The physiological function of bile acids goes beyond their role in lipid absorption and involves the regulation of gut microbiota directly or indirectly through modification of the host’s immune response (3), and includes resistance against Clostridioides (C.) difficile infections (4). Moreover, primary bile acids or microbially modified secondary bile acids play a role in glucose homeostasis, insulin sensitivity and the development of fatty liver disease, the latter via the farnesoid X receptor (FXR) or G-protein-coupled receptor TGR5 (1,5). These findings are especially noteworthy since obesity and its related phenotypes type 2 diabetes mellitus (6,7) and fatty liver disease are themselves closely intertwined with gut microbiota changes that promote gut microbiome instability (8) and result in a dysbiosis impairing the microbiome’s physiological contribution to host metabolism.
The impact of bile acids on gut microbiota structure and human metabolism via FXR or TGR5 signalling have made them an interesting target for the development of novel treatment approaches for either metabolic disease or to promote gut microbiota stability, e.g., to counter C. difficile infections. For such attempts to be successful, however, a deeper understanding of the enterohepatic cycle as well as the role of bile acid-metabolizing microbes in the enterohepatic circulation would be required.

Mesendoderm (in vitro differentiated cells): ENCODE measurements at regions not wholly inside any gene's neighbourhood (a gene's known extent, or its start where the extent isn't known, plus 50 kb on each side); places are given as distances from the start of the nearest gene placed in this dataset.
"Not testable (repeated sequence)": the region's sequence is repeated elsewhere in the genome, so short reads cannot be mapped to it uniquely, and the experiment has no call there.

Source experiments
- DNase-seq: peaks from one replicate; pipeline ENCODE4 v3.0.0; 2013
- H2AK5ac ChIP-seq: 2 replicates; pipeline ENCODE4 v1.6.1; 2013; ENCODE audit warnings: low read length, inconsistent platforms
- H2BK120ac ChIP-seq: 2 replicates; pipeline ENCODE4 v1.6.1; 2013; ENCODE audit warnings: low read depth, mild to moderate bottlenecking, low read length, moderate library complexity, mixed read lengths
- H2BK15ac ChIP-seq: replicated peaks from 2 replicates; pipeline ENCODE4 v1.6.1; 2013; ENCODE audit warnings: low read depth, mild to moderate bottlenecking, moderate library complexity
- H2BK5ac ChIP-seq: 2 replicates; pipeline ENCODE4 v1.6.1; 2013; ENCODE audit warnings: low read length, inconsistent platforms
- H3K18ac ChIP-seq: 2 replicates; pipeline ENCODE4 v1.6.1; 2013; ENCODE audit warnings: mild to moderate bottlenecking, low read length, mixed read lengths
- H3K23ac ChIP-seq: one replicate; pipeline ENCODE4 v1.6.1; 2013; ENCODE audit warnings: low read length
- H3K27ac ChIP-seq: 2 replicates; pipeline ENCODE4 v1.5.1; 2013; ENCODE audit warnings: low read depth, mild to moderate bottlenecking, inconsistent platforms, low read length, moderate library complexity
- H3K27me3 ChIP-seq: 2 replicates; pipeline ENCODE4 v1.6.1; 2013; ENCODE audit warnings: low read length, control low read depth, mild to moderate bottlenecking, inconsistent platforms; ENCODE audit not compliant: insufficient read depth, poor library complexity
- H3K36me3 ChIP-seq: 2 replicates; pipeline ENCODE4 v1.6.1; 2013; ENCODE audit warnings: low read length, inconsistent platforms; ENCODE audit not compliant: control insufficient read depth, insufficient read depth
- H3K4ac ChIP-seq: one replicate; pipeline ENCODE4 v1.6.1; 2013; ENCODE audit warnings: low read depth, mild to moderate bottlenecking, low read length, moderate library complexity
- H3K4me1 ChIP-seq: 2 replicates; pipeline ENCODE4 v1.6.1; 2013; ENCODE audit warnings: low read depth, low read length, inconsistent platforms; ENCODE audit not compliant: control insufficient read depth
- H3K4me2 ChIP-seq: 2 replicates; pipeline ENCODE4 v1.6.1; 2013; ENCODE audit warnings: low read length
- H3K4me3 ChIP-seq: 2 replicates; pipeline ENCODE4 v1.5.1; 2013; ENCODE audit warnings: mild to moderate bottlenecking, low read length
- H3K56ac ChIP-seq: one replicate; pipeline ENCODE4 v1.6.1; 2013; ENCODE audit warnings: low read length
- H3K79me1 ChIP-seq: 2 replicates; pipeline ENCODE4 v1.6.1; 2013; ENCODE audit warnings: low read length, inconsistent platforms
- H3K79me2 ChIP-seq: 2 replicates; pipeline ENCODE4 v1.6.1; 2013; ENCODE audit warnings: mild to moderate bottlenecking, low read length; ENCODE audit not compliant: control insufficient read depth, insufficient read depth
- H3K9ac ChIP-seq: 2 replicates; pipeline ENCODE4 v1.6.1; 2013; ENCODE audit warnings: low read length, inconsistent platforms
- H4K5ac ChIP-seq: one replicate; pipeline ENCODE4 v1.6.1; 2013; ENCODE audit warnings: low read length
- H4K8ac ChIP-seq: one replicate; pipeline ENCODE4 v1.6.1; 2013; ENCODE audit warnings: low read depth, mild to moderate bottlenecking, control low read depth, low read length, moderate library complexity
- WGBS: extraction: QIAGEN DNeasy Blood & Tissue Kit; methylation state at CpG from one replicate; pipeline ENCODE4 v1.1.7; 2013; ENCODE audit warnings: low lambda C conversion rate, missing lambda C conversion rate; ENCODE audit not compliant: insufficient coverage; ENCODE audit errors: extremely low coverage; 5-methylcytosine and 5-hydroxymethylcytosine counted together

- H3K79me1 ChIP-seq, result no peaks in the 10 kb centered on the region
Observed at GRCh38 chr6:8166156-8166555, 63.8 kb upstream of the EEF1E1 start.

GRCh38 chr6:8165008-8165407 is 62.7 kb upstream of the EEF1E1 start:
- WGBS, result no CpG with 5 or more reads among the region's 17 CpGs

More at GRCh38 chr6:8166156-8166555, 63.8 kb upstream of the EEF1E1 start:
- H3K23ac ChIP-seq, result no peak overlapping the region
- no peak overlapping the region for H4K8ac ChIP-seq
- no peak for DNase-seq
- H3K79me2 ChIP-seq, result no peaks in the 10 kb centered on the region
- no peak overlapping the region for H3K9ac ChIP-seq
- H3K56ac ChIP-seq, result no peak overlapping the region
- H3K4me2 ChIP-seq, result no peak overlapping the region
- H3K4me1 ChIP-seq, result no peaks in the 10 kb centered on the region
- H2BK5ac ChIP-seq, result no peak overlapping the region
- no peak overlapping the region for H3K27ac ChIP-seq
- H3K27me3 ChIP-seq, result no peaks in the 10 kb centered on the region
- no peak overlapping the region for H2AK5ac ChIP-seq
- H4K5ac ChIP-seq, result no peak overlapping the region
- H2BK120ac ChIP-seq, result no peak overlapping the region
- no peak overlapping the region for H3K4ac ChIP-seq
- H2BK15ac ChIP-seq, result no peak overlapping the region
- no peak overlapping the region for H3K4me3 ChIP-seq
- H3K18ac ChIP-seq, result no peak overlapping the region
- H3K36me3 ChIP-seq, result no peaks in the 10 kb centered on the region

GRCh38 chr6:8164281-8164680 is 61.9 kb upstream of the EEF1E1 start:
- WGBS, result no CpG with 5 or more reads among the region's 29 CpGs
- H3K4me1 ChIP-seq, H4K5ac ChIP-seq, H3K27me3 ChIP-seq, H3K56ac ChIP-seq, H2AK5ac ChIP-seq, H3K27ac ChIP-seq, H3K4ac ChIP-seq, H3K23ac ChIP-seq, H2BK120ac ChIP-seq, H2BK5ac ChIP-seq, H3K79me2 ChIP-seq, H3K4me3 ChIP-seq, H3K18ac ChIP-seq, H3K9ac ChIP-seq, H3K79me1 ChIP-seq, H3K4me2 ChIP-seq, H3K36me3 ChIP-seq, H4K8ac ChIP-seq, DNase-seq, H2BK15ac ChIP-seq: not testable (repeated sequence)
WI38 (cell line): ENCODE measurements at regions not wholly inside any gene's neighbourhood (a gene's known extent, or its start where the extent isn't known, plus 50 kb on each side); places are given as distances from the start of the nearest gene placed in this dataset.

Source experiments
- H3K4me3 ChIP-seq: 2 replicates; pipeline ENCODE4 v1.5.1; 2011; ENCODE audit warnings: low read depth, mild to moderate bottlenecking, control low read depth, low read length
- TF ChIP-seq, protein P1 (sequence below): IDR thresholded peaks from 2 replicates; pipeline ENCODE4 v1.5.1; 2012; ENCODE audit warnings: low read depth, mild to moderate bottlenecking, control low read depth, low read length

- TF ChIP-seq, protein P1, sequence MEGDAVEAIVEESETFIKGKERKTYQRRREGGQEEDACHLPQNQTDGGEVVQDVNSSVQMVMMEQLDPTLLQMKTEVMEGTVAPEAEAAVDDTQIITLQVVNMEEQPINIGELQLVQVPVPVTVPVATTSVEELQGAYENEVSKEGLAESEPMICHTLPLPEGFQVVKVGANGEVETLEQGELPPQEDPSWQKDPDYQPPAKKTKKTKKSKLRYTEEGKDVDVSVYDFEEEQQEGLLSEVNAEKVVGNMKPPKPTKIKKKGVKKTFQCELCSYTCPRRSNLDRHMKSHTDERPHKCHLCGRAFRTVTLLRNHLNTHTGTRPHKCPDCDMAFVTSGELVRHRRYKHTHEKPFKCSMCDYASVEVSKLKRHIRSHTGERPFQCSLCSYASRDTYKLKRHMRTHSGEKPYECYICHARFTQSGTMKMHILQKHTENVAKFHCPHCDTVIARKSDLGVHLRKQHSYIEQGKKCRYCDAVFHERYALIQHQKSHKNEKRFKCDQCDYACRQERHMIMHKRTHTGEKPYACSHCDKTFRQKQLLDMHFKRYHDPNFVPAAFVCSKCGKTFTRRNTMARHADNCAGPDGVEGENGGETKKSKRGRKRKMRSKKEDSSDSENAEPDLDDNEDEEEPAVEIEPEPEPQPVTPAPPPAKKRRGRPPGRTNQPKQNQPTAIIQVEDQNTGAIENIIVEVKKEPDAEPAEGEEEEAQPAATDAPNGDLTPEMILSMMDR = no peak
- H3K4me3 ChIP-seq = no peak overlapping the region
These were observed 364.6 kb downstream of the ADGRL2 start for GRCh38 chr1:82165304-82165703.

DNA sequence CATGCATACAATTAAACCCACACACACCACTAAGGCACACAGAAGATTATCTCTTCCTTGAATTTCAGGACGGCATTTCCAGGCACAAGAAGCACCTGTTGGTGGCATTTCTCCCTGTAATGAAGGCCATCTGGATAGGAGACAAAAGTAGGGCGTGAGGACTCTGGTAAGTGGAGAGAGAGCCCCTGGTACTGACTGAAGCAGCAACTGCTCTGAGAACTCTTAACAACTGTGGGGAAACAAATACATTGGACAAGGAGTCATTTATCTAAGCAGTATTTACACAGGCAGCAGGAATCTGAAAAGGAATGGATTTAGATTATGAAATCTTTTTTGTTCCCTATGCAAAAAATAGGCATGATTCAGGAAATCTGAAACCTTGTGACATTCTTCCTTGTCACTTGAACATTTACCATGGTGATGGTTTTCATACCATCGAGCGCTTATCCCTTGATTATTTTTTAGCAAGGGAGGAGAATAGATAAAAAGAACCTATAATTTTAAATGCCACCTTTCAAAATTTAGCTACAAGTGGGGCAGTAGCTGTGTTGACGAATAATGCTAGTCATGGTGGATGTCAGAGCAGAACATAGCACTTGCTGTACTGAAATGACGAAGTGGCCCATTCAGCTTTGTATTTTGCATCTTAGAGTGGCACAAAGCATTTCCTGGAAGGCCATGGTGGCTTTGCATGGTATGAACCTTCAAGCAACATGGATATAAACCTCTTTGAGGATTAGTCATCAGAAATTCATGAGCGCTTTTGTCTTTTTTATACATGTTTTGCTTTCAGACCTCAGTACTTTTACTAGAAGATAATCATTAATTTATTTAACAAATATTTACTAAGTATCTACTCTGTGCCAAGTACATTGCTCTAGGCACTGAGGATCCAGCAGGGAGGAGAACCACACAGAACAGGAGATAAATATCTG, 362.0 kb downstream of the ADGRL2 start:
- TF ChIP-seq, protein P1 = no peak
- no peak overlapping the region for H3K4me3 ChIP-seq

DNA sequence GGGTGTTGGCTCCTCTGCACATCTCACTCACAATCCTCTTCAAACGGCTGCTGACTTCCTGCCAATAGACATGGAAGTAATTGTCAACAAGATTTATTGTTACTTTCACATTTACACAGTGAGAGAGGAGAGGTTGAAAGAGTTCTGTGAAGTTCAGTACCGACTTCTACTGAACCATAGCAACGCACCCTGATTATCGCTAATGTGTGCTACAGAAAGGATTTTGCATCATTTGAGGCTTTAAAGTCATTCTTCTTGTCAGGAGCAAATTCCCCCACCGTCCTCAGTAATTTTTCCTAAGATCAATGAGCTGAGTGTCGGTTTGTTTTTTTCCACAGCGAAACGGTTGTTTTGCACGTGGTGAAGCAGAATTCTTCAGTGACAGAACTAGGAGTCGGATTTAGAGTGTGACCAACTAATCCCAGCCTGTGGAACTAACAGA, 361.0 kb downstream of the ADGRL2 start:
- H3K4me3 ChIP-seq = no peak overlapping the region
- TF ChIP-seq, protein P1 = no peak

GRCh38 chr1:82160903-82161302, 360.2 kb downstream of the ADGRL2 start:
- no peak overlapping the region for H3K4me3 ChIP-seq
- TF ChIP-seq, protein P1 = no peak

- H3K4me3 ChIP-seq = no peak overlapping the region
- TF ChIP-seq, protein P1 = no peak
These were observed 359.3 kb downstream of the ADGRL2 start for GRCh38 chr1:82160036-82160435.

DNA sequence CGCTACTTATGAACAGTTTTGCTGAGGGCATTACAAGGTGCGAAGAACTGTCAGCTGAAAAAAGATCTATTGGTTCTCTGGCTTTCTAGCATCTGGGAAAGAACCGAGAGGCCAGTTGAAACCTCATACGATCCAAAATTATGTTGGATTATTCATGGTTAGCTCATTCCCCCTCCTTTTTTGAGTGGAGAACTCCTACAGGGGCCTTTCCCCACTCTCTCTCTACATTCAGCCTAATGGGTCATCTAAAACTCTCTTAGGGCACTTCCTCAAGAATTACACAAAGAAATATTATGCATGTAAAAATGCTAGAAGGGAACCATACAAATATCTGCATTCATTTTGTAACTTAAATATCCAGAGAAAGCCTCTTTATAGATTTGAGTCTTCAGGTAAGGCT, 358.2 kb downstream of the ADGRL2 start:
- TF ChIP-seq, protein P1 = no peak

A recent study by Funabashi et al. (9) significantly extends our understanding of how two of the most abundant secondary bile acids, deoxycholic acid (DCA) and lithocholic acid (LCA) (10), are synthesized by gut microbiota from primary bile acids involving 7α-dehydroxylation. The microbial capability for 7α-dehydroxylation is encoded in the bile-acid induced (bai) operon which contains eight genes (5). At first, the authors purified orthologues of each bai enzyme and demonstrated in vitro that six of these enzymes are needed to convert CA into DCA without requiring additional catalytic activity and they characterized the sequence of reactions in which each of the enzymes is involved. After determining the necessary set of enzymes for secondary bile acid synthesis, the authors further sought to create means for manipulating the ability of gut microbiota to perform this specific task. To this end, C. sporogenes were conjugated sequentially with three different plasmids together containing the bai operon and the resulting strain was then termed C. sporogenes MF001, which was able to convert CA to DCA and CDCA to LCA. When transferring C. sporogenes MF001 into germ-free mice the authors could demonstrate that these rodents, or more specifically their new gut microbiome, now had acquired the capability to convert dietary CA into fecal DCA whereas control mice did not.